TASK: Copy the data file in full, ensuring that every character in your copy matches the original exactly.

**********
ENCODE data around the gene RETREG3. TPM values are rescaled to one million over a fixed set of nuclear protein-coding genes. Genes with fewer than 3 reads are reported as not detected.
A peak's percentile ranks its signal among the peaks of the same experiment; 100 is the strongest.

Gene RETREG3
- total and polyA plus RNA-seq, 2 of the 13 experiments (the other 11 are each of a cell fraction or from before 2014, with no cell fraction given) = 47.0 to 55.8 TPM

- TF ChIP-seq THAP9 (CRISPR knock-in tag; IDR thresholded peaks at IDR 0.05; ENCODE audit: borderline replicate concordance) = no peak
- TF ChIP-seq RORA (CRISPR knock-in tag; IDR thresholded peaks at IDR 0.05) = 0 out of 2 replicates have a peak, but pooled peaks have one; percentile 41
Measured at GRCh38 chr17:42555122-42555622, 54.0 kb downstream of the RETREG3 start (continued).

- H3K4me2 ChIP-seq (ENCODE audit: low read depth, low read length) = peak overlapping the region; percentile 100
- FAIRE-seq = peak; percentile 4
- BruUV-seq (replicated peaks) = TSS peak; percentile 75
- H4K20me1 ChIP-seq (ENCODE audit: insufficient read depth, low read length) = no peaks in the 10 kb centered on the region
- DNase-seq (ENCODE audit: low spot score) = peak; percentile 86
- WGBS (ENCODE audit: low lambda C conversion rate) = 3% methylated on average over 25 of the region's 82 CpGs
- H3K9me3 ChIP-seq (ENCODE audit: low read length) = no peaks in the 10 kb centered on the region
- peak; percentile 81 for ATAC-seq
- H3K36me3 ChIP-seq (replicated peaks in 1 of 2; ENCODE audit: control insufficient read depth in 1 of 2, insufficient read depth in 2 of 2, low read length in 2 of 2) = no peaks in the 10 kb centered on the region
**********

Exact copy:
ENCODE data around the gene RETREG3. TPM values are rescaled to one million over a fixed set of nuclear protein-coding genes. Genes with fewer than 3 reads are reported as not detected.
A peak's percentile ranks its signal among the peaks of the same experiment; 100 is the strongest.

Gene RETREG3
- total and polyA plus RNA-seq, 2 of the 13 experiments (the other 11 are each of a cell fraction or from before 2014, with no cell fraction given) = 47.0 to 55.8 TPM

- TF ChIP-seq THAP9 (CRISPR knock-in tag; IDR thresholded peaks at IDR 0.05; ENCODE audit: borderline replicate concordance) = no peak
- TF ChIP-seq RORA (CRISPR knock-in tag; IDR thresholded peaks at IDR 0.05) = 0 out of 2 replicates have a peak, but pooled peaks have one; percentile 41
Measured at GRCh38 chr17:42555122-42555622, 54.0 kb downstream of the RETREG3 start (continued).

- H3K4me2 ChIP-seq (ENCODE audit: low read depth, low read length) = peak overlapping the region; percentile 100
- FAIRE-seq = peak; percentile 4
- BruUV-seq (replicated peaks) = TSS peak; percentile 75
- H4K20me1 ChIP-seq (ENCODE audit: insufficient read depth, low read length) = no peaks in the 10 kb centered on the region
- DNase-seq (ENCODE audit: low spot score) = peak; percentile 86
- WGBS (ENCODE audit: low lambda C conversion rate) = 3% methylated on average over 25 of the region's 82 CpGs
- H3K9me3 ChIP-seq (ENCODE audit: low read length) = no peaks in the 10 kb centered on the region
- peak; percentile 81 for ATAC-seq
- H3K36me3 ChIP-seq (replicated peaks in 1 of 2; ENCODE audit: control insufficient read depth in 1 of 2, insufficient read depth in 2 of 2, low read length in 2 of 2) = no peaks in the 10 kb centered on the region